At the Global Voices Citizen Media Summit 2010 in Santiago last week, I was able to gather a wealth of information and ideas regarding the use of ICT for accountability. In a session on this topic I had the chance to discuss with people who actually implement citizen media projects on the ground and shared their experience and insights. A number of very interesting and useful ideas came up:
Accountability needs "bottom-up transparency". Many governments in developing countries do not have the capacity for gathering data that they could then publish for citizens to hold them accountable. Supporting government capacity may not be the only and not even the most efficient solution: Several participants of the session introduced projects where it is the citizens themselves that provide information about public services.
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One could say that by being connected to the rest of the academic world through an NREN your isolation from research projects, high cost lab equipment, and world-class leading edge knowledge will disappear. If you are a physicist you can contemplate joining research teams using the Large Halidron Collider in CERN in Switzerland, an astronomer can manipulate in real time a telescope in Chile or access the data from radio telescopes, a medic can join in high definition seminars on advanced techniques in surgery or remote diagnostics, climate specialists can access and provide data to disaster management databases, an economist can access and contribute to economic modeling resources, and everyone can gain access to the thousands of on-line specialist journals.
A free and independent media plays an important role in monitoring public servants and holding them accountable for their actions. In this way they promote transparency and accountability within a country. The role of media in good governance is widely acknowledged. The Worldwide Govern
American college students today show no significant loyalty to a news program, news personality or even news platform. Students have only a casual relationship to the originators of news, and in fact don’t make fine distinctions between news and more personal information. Yet student after student, in a new ICMPA study, demonstrated knowledge of specific news stories.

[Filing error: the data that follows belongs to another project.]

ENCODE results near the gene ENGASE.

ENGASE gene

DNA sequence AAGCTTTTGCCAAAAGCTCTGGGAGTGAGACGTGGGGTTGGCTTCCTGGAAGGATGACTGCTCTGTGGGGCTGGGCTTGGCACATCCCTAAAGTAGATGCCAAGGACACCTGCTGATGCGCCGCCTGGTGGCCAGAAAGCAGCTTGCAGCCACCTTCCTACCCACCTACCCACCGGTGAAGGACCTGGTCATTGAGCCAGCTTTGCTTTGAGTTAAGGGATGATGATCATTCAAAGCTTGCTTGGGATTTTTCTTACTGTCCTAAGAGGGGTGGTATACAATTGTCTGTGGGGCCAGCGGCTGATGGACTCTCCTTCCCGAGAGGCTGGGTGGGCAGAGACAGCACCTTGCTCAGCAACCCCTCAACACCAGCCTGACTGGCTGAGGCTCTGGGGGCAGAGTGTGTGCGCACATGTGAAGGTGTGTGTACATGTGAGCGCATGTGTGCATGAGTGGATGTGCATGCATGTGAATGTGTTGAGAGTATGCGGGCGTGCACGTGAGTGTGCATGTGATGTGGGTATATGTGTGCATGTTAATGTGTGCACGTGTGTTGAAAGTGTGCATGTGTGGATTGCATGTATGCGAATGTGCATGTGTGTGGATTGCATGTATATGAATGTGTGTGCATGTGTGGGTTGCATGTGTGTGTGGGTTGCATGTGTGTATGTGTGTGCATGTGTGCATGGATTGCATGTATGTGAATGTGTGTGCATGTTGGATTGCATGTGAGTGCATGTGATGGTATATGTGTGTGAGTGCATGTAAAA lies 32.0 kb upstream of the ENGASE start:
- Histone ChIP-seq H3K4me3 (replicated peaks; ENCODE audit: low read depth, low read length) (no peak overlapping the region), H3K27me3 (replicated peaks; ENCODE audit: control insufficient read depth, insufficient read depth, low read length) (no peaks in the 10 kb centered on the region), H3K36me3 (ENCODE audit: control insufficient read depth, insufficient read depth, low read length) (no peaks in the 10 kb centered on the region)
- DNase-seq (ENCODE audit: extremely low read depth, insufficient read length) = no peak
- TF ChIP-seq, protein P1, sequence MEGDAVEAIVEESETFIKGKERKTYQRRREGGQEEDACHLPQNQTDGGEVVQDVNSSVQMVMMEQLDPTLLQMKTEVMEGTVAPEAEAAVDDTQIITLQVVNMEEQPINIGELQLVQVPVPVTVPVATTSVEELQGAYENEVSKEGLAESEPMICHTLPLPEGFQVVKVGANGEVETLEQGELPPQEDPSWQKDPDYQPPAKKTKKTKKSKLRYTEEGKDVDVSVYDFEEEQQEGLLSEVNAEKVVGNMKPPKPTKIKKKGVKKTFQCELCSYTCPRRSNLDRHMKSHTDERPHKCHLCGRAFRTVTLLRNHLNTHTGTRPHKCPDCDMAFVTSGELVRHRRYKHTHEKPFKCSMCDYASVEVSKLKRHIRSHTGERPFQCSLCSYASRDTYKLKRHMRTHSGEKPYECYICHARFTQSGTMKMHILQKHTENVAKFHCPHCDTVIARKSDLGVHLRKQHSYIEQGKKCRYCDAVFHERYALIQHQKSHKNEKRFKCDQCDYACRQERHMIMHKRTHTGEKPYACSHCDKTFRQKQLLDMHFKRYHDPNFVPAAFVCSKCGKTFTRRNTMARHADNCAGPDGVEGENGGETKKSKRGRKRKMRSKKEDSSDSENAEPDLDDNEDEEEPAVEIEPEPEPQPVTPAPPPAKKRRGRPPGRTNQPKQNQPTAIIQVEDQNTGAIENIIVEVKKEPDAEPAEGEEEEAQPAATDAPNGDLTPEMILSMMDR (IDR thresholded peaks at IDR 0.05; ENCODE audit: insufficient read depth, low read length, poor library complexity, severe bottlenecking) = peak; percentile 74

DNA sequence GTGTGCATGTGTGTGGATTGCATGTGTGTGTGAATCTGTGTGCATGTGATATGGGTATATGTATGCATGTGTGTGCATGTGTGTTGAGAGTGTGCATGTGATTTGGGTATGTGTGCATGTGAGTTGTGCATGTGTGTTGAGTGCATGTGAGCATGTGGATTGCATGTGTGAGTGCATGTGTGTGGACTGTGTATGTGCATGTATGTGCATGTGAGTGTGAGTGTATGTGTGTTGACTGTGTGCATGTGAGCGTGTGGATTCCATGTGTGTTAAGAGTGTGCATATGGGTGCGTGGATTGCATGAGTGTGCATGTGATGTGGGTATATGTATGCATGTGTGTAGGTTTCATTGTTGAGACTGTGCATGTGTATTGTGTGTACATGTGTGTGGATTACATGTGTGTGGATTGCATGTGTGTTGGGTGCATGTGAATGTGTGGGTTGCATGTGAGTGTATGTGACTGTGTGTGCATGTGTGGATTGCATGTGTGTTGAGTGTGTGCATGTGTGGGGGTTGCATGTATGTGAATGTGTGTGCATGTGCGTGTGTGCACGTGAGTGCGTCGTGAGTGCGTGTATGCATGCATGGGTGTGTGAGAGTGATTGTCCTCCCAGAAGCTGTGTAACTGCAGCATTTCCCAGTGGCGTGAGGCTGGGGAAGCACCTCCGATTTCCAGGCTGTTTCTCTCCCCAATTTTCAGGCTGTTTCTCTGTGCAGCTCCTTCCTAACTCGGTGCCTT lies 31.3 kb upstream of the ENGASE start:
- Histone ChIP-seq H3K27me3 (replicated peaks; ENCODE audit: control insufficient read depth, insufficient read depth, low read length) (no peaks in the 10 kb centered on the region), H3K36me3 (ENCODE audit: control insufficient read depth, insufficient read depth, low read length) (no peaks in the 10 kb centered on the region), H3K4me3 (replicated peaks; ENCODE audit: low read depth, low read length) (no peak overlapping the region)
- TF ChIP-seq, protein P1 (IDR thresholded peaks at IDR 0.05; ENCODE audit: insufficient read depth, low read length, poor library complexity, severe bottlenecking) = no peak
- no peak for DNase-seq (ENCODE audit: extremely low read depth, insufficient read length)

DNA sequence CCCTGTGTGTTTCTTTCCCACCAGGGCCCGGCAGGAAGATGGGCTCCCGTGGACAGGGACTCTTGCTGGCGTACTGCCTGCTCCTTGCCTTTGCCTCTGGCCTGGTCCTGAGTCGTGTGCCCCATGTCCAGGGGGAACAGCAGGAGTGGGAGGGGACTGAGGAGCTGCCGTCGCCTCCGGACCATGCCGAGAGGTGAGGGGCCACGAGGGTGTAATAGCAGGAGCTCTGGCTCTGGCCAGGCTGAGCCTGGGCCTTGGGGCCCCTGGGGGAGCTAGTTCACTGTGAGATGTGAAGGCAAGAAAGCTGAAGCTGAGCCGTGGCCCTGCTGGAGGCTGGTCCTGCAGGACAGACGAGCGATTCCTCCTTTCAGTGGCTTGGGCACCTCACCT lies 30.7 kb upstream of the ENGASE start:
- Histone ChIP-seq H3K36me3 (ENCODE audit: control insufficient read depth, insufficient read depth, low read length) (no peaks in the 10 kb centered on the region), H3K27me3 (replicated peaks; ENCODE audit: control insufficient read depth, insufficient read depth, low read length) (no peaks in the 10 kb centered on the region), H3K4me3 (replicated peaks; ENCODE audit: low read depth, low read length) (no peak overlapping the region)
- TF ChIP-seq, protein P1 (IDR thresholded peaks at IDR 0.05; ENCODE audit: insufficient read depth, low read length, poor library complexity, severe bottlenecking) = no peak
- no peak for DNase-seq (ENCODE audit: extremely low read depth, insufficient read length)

How did they get the information? In a disaggregated way, and not typically from the news outlet that broke or committed resources to a story.
Jean Ping, Chairperson of the African Union Commission, at the World Bank/IMF Spring Meetings on April 23, 2010:
"ICTs [Information and Communications Technology] can be the single most important tool of our generation if given the right environment."
What do you think?
Access is the big topic when people discuss ICT on this blog. The digital divide is still the biggest obstacle for using ICT in development effectively. The access issue has more than one side: It's not only about access to the technology, it's also about access to content that feeds into the technology.
A reader's response to the blog post “Open Government”: Open to Whom?:
"Excellent post! Investing in ICTs is fundamental to open and transparent governance.
I am particularly struck by the following lines, "For their part, government officials complained about the lack of recordkeeping and archiving, particularly of the digital variety. Even with the best of intentions, officials may not be able to make information available amid weak information management systems; some of the interviewees pointed out that information about existing programs goes missing, and with it lessons learned -- along with the public’s opportunity to hold agencies accountable."
As part of the AudienceScapes project, InterMedia has been conducting quantitative and qualitative research in Africa, to better understand how people gather, share and shape news and public interest information. In Kenya, InterMedia conducted in-depth interviews with 15 senior members of the policy-making community.
I have spent the past few days doing research on traditional telecenter sustainability. By traditional, I mean telecenters that charge a small fee for offline (photocopying, mobile charging etc.) and online services (Internet access) to meet their costs. While the news is rather bleak, I have stumbled across some interesting sources that might be of use to others: